In early August 2021, a preprint reported a potentially huge discovery. Researchers had looked at samples that were collected as part of measles and rubella surveillance in Italy. They reported the detection of evidence of Sars-CoV-2 genetic material in the samples of 11 subjects taken before the pandemic—with the earliest case going back as far as late summer 2019. This would mean that the virus was circulating in Italy much earlier than December 8, thought to be the date of the first known case in Wuhan.
The findings were potentially game-changing. They would overturn our understanding of how the Covid-19 pandemic came to be, how it spread, and how the virus itself operated. And this is not the first study to propose that Covid-19 was circulating in Italy long before it was ever reported in Wuhan. In fact, there’s been a whole spate of them, and they’ve been widely covered in the media, including Chinese state media. Authorities in China have been pushing these studies as potential evidence that perhaps the pandemic didn’t even originate in Wuhan after all.
In other words—huge if true. There’s just one problem: All of this science could be riddled with mistakes.
To get their data, the researchers amplified tiny amounts of RNA or DNA in a sample. But the approach is highly susceptible to contamination and notorious for generating false positives. In an earlier report from the same lead author, Elisabetta Tanzi, a professor at the University of Milan, she and her colleagues claimed to find evidence of Sars-CoV-2 in a boy in northern Italy who presented with measles symptoms in November 2019. In the paper, Tanzi and her coauthors write that the lab was “designated as free from Sars-CoV-2.” However, the researchers used a sample from a positive patient provided by a local hospital. That means not only that the virus was in the lab, but that it was amplified to make more of it so it could be used as a control to develop the test, says Michael Worobey, an evolutionary biologist at the University of Arizona. In the later paper, the researchers don’t say they used the same control—but they don’t explain how they got the controls they did use. That means there might have been some virus floating around that they just didn’t know about. “It really does look like a classic false-positive situation,” Worobey says.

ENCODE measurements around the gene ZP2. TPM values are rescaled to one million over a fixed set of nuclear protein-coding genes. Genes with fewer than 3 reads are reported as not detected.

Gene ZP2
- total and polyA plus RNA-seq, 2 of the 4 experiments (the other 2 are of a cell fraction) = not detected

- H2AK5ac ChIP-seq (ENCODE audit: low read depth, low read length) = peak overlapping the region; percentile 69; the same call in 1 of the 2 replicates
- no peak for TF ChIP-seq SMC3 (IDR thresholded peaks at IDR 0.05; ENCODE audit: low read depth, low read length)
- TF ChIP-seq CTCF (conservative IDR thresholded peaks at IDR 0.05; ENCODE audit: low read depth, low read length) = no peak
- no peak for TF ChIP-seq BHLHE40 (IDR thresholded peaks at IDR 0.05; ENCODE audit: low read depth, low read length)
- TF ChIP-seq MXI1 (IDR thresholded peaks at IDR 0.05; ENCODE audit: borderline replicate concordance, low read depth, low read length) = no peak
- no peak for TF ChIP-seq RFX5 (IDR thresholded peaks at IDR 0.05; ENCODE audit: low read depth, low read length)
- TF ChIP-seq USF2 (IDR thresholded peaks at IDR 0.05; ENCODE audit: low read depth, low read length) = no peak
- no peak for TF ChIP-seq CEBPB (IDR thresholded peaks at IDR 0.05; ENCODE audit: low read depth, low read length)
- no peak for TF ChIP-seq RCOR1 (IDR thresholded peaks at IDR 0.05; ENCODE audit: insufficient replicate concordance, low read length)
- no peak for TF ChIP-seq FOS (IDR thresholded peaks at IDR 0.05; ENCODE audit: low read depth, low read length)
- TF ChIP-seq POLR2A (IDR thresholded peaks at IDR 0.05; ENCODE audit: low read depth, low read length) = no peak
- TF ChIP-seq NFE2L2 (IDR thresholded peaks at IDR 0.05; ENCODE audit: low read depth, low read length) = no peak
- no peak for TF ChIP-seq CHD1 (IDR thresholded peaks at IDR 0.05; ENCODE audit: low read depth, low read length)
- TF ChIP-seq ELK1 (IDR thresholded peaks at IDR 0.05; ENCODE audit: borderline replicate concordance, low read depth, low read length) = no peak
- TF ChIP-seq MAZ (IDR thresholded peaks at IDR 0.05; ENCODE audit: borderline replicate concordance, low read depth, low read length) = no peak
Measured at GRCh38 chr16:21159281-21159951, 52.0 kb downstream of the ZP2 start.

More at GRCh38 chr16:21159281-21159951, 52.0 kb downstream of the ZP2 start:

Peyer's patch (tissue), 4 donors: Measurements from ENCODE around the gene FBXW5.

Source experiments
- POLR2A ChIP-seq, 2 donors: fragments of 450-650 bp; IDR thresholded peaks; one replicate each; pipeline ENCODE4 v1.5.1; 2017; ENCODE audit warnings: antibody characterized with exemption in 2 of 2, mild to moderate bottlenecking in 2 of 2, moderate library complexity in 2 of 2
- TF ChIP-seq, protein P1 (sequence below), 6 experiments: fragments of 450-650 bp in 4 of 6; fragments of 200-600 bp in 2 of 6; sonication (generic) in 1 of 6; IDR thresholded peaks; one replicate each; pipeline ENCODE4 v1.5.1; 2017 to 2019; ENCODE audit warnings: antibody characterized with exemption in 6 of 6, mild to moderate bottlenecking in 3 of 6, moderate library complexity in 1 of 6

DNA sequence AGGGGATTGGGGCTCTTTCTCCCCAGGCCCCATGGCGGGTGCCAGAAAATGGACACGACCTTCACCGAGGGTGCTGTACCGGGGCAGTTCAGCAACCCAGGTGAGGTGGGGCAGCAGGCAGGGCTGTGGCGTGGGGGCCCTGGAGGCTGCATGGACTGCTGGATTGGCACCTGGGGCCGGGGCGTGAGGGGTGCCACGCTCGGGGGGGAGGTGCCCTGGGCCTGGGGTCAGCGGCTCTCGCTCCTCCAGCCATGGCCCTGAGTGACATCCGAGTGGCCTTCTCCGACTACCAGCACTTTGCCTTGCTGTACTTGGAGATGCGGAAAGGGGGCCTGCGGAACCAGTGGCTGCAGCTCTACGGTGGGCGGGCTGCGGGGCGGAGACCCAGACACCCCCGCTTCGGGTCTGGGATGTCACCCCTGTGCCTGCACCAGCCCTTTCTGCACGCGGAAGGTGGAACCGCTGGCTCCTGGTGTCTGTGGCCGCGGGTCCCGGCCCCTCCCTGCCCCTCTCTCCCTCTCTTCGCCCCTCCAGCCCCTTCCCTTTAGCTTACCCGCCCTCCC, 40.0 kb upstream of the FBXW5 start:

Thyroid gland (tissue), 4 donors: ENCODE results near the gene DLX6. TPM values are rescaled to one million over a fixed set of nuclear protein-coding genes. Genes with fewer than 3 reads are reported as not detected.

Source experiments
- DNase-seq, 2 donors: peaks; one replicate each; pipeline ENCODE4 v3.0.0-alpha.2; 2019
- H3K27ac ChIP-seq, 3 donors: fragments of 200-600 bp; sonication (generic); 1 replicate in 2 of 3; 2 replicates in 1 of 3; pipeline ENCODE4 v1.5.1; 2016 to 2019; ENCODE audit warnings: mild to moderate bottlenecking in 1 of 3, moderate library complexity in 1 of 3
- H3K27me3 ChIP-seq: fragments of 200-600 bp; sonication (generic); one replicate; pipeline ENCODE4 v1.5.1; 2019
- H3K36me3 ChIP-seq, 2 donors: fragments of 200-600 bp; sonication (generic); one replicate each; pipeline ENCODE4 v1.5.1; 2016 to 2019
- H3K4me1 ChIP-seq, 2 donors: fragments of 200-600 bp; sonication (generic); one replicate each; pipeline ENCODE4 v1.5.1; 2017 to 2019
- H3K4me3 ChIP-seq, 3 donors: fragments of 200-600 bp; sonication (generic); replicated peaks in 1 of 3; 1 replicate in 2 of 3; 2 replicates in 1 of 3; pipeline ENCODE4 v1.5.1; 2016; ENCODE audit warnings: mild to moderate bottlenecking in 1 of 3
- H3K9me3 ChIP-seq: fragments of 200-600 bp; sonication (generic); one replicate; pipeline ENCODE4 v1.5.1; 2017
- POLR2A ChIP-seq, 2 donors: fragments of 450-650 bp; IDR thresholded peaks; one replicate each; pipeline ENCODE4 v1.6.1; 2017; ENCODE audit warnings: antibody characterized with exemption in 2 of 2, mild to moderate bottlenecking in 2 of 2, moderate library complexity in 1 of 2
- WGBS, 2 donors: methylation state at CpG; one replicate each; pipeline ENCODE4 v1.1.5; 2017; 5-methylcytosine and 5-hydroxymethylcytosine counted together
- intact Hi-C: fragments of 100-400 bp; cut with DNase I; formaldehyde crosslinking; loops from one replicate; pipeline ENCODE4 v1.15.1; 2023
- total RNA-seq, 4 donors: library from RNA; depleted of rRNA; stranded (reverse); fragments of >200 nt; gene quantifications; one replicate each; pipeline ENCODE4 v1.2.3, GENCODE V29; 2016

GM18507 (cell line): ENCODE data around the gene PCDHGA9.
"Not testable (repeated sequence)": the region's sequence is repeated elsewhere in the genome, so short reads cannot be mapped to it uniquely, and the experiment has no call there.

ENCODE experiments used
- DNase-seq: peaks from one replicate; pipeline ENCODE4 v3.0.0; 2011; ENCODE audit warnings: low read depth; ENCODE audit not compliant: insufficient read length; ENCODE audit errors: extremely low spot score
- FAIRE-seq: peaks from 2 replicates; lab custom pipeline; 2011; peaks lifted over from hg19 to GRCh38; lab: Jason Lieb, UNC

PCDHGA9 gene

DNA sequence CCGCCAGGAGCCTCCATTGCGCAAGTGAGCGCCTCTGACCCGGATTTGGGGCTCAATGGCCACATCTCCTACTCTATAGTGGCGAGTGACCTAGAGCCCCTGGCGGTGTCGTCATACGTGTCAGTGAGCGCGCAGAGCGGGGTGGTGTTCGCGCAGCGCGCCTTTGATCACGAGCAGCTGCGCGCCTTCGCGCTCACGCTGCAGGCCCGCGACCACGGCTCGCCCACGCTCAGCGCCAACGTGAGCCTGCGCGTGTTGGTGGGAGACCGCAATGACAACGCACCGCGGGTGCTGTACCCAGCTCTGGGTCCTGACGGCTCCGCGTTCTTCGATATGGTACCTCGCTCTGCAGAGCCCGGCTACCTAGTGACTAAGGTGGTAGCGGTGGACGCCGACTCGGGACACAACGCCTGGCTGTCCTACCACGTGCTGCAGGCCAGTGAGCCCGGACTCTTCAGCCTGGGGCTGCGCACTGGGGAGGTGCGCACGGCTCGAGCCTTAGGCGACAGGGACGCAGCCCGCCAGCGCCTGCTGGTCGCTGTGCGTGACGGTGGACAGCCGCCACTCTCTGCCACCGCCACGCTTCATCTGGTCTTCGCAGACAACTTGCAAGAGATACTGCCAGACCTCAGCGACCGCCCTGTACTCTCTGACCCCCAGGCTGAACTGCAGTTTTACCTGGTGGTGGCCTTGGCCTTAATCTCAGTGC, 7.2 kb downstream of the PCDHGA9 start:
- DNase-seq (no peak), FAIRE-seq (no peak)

A timeline offered by the Italian authors also raises big questions. They constructed a mutational tree of the virus—suggesting that the Wuhan outbreak still took place before moving to Italy in October 2019. That means they’re arguing that the virus came from Wuhan to Italy during the summer of 2019. “It doesn’t fit anything that we were watching at the time,” says Andrew Rambaut, a molecular evolutionary biologist at the University of Edinburgh. “It’s like finding an iPhone in a pharaoh’s tomb,” says Worobey—you either have to rewrite history, or you have to consider the possibility that one of the archaeologists dropped their phone. (Tanzi was contacted for this article but declined to comment until the recent preprint had been published in a journal.) Without details of the controls used and corroboration from another lab, Rambaut isn’t convinced the findings hold up at all. “The burden is on them to demonstrate that these sequences are real.”
This early European spread hypothesis has been percolating throughout the pandemic, with a new paper supposedly showing evidence for it cropping up every few months. Every new paper has led to another paper, with all of them sharing a common theme: They are flawed, or rely on unusual methodology, and the majority are placing this early spread in Italy. “People are encouraging each other,” Worobey says. “It’s genuine that people there really are convinced that there was an early outbreak, and they’re going and looking for evidence of it, and perhaps not being very self-critical of the evidence that they’re generating.”
“I don’t see any motive, but I think they’re not independent of each other,” says Rambaut. “Because once this idea has caught hold, people then will go through their stored samples to see what they can find.”
Other studies reporting an earlier detection of the virus in Italy have similar flaws. A study published in August 2020, conducted by Rome’s Department of Environment and Health, reported detecting Sars-CoV-2 RNA in sewage samples taken on December 18, 2019, in the cities of Milan and Turin. These findings raised the suspicions of Alex Crits-Christoph, a postdoc at Johns Hopkins University who specializes in bioinformatic studies of genetic data. The researchers ran three different tests, but only one came back positive. They also devised their own primers, which are used to target specific regions of RNA, despite there being standardized primers for Sars-CoV-2 in use across the world at the time. “That strikes me as a little bit odd,” he says.